'Stick Man' on the Led Zeppelin album cover: a mystery finally solved'Stick Man' on the Led Zeppelin album cover: a mystery finally solved

‘Stick Man’ on the Led Zeppelin album cover: a mystery finally solved.

'Stick Man' on the Led Zeppelin album cover: a mystery finally solved
‘Stick Man’ on the Led Zeppelin album cover: a mystery finally solved

The long-ago man carrying a ‘Stick Man’ on the cover of the “Led Zeppelin IV” album has finally been identified, over fifty years later.

The Wiltshire Museum in southwest England released a statement on Wednesday describing “Stick Man” as a thatcher from the late Victorian era who appeared on the cover of English rock band Led Zeppelin’s fourth studio album in 1971.

Lot Long, also referred to as Long Year, was born in the Wiltshire town of Mere in 1823 and was living in a small cottage as a widower when the picture was taken. Lot Long is believed to be the thatcher. He passed away in 1893, the museum claims. (‘Stick Man’)

The discovery was made by visiting research fellow Brian Edwards of the Regional History Centre at the University of the West of England (UWE Bristol), who came across the original black and white photo with the handwritten phrase “A Wiltshire Thatcher” on it.

According to Edwards, who spoke with BBC Radio Wiltshire on Wednesday, the thumb print in the corner of the photo suggests that it is the original.

The Victorian photo album “Reminiscences of a Visit to Shaftesbury” contained it. Whit Monday, 1892 A gift to Auntie from Ernest,” the museum claims, included over 100 street scenes and architectural views in addition to a few portraits of rural laborers. (‘Stick Man’)

Edwards stated in the release, “I really hope the discovery of this Victorian photograph pleases and entertains (surviving band members) Robert, Jimmy, and John Paul. Lead Zeppelin created the soundtrack that has accompanied me since my teenage years.” (‘Stick Man’)

The long-ago man carrying a stick on the cover of the “Led Zeppelin IV” album has finally been identified, over fifty years later.

The Wiltshire Museum in southwest England released a statement on Wednesday describing “Stick Man” as a thatcher from the late Victorian era who appeared on the cover of English rock band Led Zeppelin’s fourth studio album in 1971. (‘Stick Man’)

A research fellow at the University of the West of England rediscovered the original black and white photograph of the “Stick Man,” who is now identified as a Wiltshire thatcher.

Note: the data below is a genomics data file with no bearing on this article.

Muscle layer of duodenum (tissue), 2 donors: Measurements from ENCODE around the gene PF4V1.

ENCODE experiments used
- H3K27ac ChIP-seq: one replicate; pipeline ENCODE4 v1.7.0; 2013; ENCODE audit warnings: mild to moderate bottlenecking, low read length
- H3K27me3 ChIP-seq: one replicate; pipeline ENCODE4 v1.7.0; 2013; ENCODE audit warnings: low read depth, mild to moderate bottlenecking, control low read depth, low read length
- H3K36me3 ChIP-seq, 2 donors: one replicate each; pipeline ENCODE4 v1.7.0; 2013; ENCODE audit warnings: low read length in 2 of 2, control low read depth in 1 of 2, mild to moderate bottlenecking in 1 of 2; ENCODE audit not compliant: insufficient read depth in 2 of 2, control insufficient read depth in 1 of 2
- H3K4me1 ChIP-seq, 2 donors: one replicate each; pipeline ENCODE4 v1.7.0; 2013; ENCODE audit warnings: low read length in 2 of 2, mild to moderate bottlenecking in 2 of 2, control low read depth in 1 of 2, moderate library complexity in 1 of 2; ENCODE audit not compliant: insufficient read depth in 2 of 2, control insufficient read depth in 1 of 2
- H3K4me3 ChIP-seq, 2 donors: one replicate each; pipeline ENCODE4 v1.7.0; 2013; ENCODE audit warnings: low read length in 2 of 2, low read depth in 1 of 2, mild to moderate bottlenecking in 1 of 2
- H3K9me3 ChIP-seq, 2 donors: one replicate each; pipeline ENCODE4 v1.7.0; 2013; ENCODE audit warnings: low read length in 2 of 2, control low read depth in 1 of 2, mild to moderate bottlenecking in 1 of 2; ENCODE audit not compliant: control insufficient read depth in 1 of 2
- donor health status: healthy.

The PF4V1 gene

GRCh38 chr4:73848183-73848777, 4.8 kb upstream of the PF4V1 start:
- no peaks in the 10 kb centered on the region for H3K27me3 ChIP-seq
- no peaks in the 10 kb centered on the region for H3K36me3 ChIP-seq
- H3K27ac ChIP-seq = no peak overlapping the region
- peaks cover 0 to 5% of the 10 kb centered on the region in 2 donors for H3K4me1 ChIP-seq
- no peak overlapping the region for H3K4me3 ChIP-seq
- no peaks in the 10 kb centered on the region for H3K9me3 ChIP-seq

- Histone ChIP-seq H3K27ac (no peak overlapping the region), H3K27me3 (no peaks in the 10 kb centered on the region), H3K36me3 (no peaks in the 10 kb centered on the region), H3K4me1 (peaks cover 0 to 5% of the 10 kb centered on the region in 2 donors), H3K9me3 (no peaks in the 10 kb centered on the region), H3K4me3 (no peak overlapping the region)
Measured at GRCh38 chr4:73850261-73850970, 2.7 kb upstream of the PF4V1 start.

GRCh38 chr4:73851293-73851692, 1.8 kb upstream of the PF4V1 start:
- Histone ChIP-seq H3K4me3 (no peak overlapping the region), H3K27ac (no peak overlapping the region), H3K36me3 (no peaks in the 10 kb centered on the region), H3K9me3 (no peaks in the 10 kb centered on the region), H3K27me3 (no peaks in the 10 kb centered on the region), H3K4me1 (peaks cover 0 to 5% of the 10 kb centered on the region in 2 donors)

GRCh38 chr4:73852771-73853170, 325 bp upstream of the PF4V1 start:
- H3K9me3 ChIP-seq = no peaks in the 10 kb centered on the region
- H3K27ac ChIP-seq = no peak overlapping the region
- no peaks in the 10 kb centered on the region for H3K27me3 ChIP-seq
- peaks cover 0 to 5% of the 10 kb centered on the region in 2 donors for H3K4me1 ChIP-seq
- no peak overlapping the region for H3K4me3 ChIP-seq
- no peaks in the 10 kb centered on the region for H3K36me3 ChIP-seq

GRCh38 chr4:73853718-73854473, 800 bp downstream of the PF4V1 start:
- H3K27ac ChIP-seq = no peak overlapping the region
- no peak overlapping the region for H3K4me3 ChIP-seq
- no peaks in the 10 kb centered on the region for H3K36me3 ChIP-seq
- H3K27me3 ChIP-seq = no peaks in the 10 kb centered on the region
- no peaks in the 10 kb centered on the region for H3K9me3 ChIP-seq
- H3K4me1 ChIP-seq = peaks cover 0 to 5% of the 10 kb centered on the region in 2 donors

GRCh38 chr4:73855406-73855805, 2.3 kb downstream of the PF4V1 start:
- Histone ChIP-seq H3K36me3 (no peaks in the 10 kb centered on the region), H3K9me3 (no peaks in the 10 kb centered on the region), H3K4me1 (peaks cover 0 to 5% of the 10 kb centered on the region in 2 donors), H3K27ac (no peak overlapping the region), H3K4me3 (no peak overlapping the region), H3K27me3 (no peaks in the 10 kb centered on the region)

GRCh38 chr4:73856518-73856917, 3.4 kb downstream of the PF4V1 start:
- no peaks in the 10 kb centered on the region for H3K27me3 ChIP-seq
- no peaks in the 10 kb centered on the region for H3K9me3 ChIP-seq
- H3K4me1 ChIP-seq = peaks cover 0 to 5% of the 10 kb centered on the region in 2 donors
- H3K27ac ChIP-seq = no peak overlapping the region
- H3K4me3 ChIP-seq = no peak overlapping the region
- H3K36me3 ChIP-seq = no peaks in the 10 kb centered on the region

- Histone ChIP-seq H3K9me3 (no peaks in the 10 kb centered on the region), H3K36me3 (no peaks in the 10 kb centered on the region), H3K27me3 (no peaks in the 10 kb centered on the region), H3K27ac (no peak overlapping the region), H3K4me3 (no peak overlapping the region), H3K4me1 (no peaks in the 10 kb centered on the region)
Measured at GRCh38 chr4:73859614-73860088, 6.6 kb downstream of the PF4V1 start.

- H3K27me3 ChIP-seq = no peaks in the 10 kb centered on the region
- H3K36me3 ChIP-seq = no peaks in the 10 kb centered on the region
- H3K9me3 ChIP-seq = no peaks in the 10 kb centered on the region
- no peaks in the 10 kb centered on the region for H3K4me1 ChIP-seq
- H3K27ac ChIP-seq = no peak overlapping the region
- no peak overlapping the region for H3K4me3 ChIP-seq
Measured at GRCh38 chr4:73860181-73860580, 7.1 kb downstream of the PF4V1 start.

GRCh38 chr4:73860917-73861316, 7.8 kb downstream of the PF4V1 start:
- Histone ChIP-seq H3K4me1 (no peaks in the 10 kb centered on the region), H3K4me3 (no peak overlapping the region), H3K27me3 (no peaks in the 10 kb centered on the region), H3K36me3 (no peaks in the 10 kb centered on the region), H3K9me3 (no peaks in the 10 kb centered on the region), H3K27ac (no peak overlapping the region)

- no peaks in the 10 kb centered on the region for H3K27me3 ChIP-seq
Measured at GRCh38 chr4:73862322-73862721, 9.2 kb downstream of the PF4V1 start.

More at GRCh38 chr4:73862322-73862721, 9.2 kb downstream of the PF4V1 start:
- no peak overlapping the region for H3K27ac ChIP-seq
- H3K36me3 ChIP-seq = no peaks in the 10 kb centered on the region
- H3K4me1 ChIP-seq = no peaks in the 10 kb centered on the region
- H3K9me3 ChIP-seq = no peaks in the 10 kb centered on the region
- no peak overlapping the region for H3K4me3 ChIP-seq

A research fellow at the University of the West of England rediscovered the original black and white photograph of the “Stick Man,” who is now identified as a Wiltshire thatcher. (‘Stick Man’)

Thanks to the Wiltshire Museum

Lot Long, also referred to as Long Year, was born in the Wiltshire town of Mere in 1823 and was living in a small cottage as a widower when the picture was taken. Lot Long is believed to be the thatcher. He passed away in 1893, the museum claims. (‘Stick Man’)

The discovery was made by visiting research fellow Brian Edwards of the Regional History Centre at the University of the West of England (UWE Bristol), who came across the original black and white photo with the handwritten phrase “A Wiltshire Thatcher” on it.

According to Edwards, who spoke with BBC Radio Wiltshire on Wednesday, the thumb print in the corner of the photo suggests that it is the original.

The Victorian photo album “Reminiscences of a visit to Shaftesbury” contained it. Whit Monday, 1892. A gift to Auntie from Ernest,” the museum claims, included over 100 street scenes and architectural views in addition to a few portraits of rural laborers.

Edwards stated in the release, “I really hope the discovery of this Victorian photograph pleases and entertains (surviving band members) Robert, Jimmy, and John Paul. Lead Zeppelin created the soundtrack that has accompanied me since my teenage years.”

John Paul Jones, Jimmy Page, Robert Plant, and John Bonham (1948–1980), members of the British rock group Led Zeppelin, standing in front of their private jet, The Starship, in 1973. Hulton Archive/Getty Images provided the image.

Members of the Zeppelin (left to right) In 1973, John Paul Jones, Jimmy Page, Robert Plant, and John Bonham posed in front of their private jet, The Starship.

Hulton Archive/Photos by Getty

Edwards claims that the writing in the album and a partial signature discovered online indicate that the picture was taken by the well-known Victorian photographer Ernest Howard Farmer.

The band’s lead singer, Robert Plant, is said to have found the colored version of the picture in an antique shop close to guitarist Jimmy Page’s home in Berkshire, southern England, according to the university.

The “Led Zeppelin IV” album cover, which strangely featured no words at all—not even the band’s name—was limited to this colored version.

The statement claims that the album has been sold over 37 million times worldwide since its release in 1971.

The picture of the old man, with his gray beard and weathered face, carrying a bundle of hazel twigs on his back while holding onto a long stick to support his weight, became well-known as a result.

According to a statement from the museum, David Dawson, the director, said, “It is fascinating to see how this theme of rural and urban contrasts was developed by Led Zeppelin and became the focus for this iconic album cover 70 years later.”

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